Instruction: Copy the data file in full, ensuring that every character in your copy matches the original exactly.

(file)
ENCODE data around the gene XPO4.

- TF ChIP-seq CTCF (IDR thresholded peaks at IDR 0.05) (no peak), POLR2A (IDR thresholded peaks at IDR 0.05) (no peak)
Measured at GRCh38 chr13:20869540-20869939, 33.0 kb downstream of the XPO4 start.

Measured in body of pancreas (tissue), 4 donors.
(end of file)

ENCODE data around the gene XPO4.

- TF ChIP-seq CTCF (IDR thresholded peaks at IDR 0.05) (no peak), POLR2A (IDR thresholded peaks at IDR 0.05) (no peak)
Measured at GRCh38 chr13:20869540-20869939, 33.0 kb downstream of the XPO4 start.

Measured in body of pancreas (tissue), 4 donors.